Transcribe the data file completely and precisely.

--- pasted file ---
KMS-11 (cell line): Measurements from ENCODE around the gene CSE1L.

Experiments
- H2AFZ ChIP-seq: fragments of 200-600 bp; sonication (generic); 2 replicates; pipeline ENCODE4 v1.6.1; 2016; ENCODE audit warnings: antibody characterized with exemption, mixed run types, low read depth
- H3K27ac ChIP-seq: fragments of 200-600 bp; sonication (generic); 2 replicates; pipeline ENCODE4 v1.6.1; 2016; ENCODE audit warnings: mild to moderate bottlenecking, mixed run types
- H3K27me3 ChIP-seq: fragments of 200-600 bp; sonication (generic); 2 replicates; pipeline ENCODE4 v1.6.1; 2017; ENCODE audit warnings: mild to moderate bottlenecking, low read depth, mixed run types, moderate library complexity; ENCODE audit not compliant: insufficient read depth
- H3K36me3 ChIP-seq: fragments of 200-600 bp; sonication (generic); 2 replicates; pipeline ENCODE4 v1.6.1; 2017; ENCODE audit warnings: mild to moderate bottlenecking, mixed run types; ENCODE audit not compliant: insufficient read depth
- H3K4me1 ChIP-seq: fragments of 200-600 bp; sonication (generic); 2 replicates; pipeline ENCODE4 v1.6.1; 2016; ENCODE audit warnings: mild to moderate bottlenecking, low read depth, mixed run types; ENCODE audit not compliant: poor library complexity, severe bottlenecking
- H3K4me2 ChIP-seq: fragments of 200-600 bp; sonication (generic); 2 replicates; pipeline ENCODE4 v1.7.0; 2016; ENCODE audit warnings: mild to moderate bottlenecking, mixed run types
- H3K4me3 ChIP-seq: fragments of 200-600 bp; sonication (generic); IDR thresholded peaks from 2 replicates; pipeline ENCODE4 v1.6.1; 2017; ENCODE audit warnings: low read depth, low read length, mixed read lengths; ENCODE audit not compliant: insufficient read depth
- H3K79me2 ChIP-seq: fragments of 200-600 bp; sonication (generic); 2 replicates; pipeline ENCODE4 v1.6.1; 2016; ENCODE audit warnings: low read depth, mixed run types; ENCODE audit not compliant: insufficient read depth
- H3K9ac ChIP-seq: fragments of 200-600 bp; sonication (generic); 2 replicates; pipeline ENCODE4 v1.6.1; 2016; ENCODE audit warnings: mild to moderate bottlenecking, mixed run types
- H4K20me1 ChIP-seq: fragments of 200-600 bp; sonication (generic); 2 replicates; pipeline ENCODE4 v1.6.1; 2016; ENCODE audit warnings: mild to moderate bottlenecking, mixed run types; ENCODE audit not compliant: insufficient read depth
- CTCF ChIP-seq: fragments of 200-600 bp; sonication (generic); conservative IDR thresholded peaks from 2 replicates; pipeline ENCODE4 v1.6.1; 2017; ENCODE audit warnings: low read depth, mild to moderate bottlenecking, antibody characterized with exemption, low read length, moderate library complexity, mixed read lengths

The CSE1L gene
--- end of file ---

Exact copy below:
KMS-11 (cell line): Measurements from ENCODE around the gene CSE1L.

Experiments
- H2AFZ ChIP-seq: fragments of 200-600 bp; sonication (generic); 2 replicates; pipeline ENCODE4 v1.6.1; 2016; ENCODE audit warnings: antibody characterized with exemption, mixed run types, low read depth
- H3K27ac ChIP-seq: fragments of 200-600 bp; sonication (generic); 2 replicates; pipeline ENCODE4 v1.6.1; 2016; ENCODE audit warnings: mild to moderate bottlenecking, mixed run types
- H3K27me3 ChIP-seq: fragments of 200-600 bp; sonication (generic); 2 replicates; pipeline ENCODE4 v1.6.1; 2017; ENCODE audit warnings: mild to moderate bottlenecking, low read depth, mixed run types, moderate library complexity; ENCODE audit not compliant: insufficient read depth
- H3K36me3 ChIP-seq: fragments of 200-600 bp; sonication (generic); 2 replicates; pipeline ENCODE4 v1.6.1; 2017; ENCODE audit warnings: mild to moderate bottlenecking, mixed run types; ENCODE audit not compliant: insufficient read depth
- H3K4me1 ChIP-seq: fragments of 200-600 bp; sonication (generic); 2 replicates; pipeline ENCODE4 v1.6.1; 2016; ENCODE audit warnings: mild to moderate bottlenecking, low read depth, mixed run types; ENCODE audit not compliant: poor library complexity, severe bottlenecking
- H3K4me2 ChIP-seq: fragments of 200-600 bp; sonication (generic); 2 replicates; pipeline ENCODE4 v1.7.0; 2016; ENCODE audit warnings: mild to moderate bottlenecking, mixed run types
- H3K4me3 ChIP-seq: fragments of 200-600 bp; sonication (generic); IDR thresholded peaks from 2 replicates; pipeline ENCODE4 v1.6.1; 2017; ENCODE audit warnings: low read depth, low read length, mixed read lengths; ENCODE audit not compliant: insufficient read depth
- H3K79me2 ChIP-seq: fragments of 200-600 bp; sonication (generic); 2 replicates; pipeline ENCODE4 v1.6.1; 2016; ENCODE audit warnings: low read depth, mixed run types; ENCODE audit not compliant: insufficient read depth
- H3K9ac ChIP-seq: fragments of 200-600 bp; sonication (generic); 2 replicates; pipeline ENCODE4 v1.6.1; 2016; ENCODE audit warnings: mild to moderate bottlenecking, mixed run types
- H4K20me1 ChIP-seq: fragments of 200-600 bp; sonication (generic); 2 replicates; pipeline ENCODE4 v1.6.1; 2016; ENCODE audit warnings: mild to moderate bottlenecking, mixed run types; ENCODE audit not compliant: insufficient read depth
- CTCF ChIP-seq: fragments of 200-600 bp; sonication (generic); conservative IDR thresholded peaks from 2 replicates; pipeline ENCODE4 v1.6.1; 2017; ENCODE audit warnings: low read depth, mild to moderate bottlenecking, antibody characterized with exemption, low read length, moderate library complexity, mixed read lengths

The CSE1L gene